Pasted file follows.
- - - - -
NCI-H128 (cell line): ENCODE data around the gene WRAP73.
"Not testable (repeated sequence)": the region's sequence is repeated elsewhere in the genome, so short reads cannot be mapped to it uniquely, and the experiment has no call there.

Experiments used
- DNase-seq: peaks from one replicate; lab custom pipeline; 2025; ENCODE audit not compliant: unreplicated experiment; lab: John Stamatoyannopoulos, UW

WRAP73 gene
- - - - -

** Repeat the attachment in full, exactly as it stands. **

NCI-H128 (cell line): ENCODE data around the gene WRAP73.
"Not testable (repeated sequence)": the region's sequence is repeated elsewhere in the genome, so short reads cannot be mapped to it uniquely, and the experiment has no call there.

Experiments used
- DNase-seq: peaks from one replicate; lab custom pipeline; 2025; ENCODE audit not compliant: unreplicated experiment; lab: John Stamatoyannopoulos, UW

WRAP73 gene